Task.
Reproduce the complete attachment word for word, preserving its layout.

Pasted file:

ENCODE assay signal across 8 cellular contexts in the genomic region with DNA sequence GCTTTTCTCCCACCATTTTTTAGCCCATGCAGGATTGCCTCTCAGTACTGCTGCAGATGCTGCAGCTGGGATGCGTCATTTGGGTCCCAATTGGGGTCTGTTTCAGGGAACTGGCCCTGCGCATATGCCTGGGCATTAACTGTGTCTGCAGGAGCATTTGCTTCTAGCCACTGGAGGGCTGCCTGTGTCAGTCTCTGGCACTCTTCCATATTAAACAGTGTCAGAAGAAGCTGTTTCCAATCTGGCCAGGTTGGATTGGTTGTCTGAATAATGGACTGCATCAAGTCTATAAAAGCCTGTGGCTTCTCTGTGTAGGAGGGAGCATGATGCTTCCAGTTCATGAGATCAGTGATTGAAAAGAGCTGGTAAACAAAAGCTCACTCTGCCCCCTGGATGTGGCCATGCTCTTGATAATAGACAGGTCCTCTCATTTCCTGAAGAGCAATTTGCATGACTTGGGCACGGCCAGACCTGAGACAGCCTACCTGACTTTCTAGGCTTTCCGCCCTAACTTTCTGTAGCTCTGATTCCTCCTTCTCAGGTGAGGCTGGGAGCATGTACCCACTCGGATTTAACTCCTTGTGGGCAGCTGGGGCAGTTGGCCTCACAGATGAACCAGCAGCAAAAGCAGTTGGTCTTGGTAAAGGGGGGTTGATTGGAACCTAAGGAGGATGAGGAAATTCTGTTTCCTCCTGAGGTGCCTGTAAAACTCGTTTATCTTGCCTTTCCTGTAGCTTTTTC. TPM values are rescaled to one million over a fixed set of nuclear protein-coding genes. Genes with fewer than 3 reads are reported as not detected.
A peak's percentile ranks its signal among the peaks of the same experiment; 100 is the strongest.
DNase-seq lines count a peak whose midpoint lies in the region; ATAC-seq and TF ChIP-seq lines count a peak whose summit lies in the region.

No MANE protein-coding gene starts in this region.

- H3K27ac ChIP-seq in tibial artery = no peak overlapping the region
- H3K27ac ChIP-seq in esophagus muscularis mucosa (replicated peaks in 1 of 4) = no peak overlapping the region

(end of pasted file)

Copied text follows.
ENCODE assay signal across 8 cellular contexts in the genomic region with DNA sequence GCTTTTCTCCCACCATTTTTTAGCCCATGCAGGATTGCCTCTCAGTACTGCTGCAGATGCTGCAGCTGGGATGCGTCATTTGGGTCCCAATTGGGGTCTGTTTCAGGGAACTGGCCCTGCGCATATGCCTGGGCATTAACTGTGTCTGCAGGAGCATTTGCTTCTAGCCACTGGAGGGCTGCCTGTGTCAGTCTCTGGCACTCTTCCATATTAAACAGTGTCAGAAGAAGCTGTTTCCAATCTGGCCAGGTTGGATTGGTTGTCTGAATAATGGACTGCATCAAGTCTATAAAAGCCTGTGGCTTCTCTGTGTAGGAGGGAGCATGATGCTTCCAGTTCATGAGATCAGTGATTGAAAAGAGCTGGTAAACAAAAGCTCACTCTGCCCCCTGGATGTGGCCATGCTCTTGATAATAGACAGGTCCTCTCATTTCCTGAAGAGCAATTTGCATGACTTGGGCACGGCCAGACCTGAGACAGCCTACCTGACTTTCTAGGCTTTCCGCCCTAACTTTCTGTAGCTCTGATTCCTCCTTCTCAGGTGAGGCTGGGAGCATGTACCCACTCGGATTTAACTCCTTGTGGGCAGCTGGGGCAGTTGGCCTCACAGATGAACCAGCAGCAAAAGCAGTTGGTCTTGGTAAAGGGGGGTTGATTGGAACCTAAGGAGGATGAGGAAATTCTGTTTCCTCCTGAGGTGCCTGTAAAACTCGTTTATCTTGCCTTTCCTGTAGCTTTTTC. TPM values are rescaled to one million over a fixed set of nuclear protein-coding genes. Genes with fewer than 3 reads are reported as not detected.
A peak's percentile ranks its signal among the peaks of the same experiment; 100 is the strongest.
DNase-seq lines count a peak whose midpoint lies in the region; ATAC-seq and TF ChIP-seq lines count a peak whose summit lies in the region.

No MANE protein-coding gene starts in this region.

- H3K27ac ChIP-seq in tibial artery = no peak overlapping the region
- H3K27ac ChIP-seq in esophagus muscularis mucosa (replicated peaks in 1 of 4) = no peak overlapping the region